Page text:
“The Alaris Auto-ID module can be implemented in a non-networked environment,” he said. “Hospitals without a comprehensive wireless network can still gain the safety benefits of IV barcoding to ensure the medication is administered to the right patient and the correct medication and concentration are automatically selected from the pump’s extensive library.”

Vanderveen asserted that wireless is the wave of the future.

“Adding the wireless connectivity helps hospitals manage the drug library in each pump and simplify the documentation of the IV infusions by providing patient-specific data,” he said. “Using the Alaris server and gateway, hospitals can relay information to third-party eMAR systems to eliminate error-prone and time-consuming paperwork.

“Ultimately, the combination of wireless, barcoding, order transfer with automatic programming and completion of the eMAR will transform IV therapy and add significant safety advances to the medications most associated with the risk of harm,” Vanderveen added. “With 60 percent of the potential adverse drug events and 70 percent of the drug costs associated with IV medications, focusing on IVs is critical.”

Impact on Pharmacy and Nursing

“These features add a comfort level and sense of safety for the clinicians,” Woodruff explained. “The barcode eliminates the need for the clinician to use the keypad and page through the drug and profile selection. Also, the display feature on the pump assists at change of shift with the drug, dose and override information readily available on the pump.”

Woodruff added that another feature of these pumps that is often undersold is the reporting capability.

“Monitoring is no longer dependent on voluntary admission—there is full disclosure from the pumps,” he noted. “Questions can be addressed, such as, are the drug therapies being administered as the physician intended and at a safe rate, as well as what drug doses are being overridden. This provides for the first time a true representation of what occurs at the bedside in regards to IV medication administration. Traditionally errors would not have been found until an adverse affect to the patient was discovered.”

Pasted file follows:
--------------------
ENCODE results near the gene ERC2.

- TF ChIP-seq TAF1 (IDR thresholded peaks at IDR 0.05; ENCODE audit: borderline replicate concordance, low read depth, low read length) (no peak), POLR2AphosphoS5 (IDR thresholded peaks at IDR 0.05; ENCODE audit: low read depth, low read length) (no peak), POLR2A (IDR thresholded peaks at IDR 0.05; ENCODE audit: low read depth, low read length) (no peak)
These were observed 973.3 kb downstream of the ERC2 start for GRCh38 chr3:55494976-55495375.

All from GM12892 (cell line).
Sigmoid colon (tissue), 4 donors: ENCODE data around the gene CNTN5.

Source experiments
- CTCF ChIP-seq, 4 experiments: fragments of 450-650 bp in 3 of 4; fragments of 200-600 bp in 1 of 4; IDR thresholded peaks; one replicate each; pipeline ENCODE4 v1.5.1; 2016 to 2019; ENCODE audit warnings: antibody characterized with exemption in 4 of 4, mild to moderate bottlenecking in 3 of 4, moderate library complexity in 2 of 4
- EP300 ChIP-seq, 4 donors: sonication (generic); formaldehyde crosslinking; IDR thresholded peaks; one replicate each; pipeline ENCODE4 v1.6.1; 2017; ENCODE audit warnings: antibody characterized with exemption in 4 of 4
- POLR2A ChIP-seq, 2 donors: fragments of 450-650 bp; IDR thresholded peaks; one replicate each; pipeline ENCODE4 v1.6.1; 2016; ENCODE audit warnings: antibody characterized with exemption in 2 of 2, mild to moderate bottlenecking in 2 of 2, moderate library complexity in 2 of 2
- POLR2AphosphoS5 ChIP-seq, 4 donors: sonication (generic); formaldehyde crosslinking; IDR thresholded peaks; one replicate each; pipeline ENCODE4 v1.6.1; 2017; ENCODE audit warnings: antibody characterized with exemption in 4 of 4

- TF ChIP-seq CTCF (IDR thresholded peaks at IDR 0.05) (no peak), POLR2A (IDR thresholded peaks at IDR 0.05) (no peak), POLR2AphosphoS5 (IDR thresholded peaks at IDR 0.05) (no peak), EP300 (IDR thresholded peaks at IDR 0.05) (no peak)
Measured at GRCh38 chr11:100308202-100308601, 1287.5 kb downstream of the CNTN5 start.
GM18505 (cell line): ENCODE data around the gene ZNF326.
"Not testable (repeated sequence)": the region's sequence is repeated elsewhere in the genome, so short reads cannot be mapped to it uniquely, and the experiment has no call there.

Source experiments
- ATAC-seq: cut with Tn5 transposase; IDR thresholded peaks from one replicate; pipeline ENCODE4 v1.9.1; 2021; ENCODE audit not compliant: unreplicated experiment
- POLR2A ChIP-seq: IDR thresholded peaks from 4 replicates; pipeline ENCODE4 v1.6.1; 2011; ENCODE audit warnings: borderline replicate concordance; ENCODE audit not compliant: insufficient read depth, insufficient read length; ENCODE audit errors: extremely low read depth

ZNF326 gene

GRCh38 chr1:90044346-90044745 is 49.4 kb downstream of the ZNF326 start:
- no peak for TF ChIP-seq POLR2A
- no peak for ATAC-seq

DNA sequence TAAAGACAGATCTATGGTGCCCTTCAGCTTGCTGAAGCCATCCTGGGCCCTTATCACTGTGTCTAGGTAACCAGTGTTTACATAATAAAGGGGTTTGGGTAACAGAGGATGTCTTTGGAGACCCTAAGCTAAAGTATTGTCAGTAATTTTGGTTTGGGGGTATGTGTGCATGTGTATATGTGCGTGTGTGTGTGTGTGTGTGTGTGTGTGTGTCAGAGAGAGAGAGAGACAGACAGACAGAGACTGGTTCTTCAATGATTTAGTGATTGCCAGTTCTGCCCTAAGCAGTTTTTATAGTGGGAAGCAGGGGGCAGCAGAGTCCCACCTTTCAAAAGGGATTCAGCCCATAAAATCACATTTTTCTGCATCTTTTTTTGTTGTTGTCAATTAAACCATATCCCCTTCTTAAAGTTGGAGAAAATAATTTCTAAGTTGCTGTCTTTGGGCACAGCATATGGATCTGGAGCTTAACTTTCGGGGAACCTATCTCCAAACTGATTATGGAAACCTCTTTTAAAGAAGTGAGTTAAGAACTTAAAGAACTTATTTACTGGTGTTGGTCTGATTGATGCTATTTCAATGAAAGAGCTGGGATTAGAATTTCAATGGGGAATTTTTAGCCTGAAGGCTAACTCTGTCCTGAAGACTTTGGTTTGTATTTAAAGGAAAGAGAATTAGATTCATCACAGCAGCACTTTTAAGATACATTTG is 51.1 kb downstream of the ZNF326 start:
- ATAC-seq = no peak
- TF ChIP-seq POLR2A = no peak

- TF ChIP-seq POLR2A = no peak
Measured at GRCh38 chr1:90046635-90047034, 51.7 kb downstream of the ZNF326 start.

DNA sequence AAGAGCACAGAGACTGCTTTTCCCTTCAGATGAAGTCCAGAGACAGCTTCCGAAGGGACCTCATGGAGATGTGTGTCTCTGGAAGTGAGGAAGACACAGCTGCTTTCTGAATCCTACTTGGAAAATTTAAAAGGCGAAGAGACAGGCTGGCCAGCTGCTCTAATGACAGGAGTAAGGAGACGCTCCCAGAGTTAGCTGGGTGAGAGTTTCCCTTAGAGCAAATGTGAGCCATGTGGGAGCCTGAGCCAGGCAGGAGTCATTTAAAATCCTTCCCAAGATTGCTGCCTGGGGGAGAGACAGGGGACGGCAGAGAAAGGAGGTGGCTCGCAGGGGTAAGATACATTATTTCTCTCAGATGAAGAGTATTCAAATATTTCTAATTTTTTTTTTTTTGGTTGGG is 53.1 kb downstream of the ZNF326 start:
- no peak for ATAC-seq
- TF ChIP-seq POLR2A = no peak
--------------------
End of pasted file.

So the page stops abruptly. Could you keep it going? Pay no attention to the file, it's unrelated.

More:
Learning to Use the New Pumps

“It’s simple for a nurse in a patient care area because it was designed to fit into the existing workflow,” Vanderveen stated.

“Training time will depend on the system being implemented. But, more importantly, it depends on the environment from which the hospital is migrating,” Woodruff added. “When first moving to smart pump technology, the nurse training might take an hour and include the programming the pump as well as use of the supplies with the pump, such as the tubing. If the hospital has the smart pump already, learning to use the barcode reader to identify the clinician, the patient and the drug would take 30 minutes or less.”

Both Vanderveen and Woodruff extol the training of “superusers,” nurses in the patient care areas that receive more extensive training.

Take-away Message 

“Smart pump technology allows nurses a sense of comfort that if they accidentally program the pump outside the range, the pump will not allow the infusion,” said Lori Schultz, RN, Risk Manager at SSM St. Mary’s Health Center in St. Louis, Missouri. “However, nurses should remember that the technology cannot replace their experience and critical thinking.”

For more information, visit the Alaris Products Web site.